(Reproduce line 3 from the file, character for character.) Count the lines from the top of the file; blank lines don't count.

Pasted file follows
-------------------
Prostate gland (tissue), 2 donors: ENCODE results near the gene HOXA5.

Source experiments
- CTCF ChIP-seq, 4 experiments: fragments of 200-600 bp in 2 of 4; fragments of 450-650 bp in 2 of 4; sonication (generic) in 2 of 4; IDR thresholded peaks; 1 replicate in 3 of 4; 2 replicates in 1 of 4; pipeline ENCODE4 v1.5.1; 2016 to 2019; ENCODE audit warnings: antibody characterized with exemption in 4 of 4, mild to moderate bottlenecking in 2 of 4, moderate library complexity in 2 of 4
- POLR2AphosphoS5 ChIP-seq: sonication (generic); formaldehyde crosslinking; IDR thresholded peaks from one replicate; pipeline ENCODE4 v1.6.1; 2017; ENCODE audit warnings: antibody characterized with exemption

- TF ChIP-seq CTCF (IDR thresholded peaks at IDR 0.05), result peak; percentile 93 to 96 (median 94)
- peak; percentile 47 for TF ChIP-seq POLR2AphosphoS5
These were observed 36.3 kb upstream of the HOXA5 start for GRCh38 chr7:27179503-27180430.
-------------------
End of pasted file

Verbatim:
- CTCF ChIP-seq, 4 experiments: fragments of 200-600 bp in 2 of 4; fragments of 450-650 bp in 2 of 4; sonication (generic) in 2 of 4; IDR thresholded peaks; 1 replicate in 3 of 4; 2 replicates in 1 of 4; pipeline ENCODE4 v1.5.1; 2016 to 2019; ENCODE audit warnings: antibody characterized with exemption in 4 of 4, mild to moderate bottlenecking in 2 of 4, moderate library complexity in 2 of 4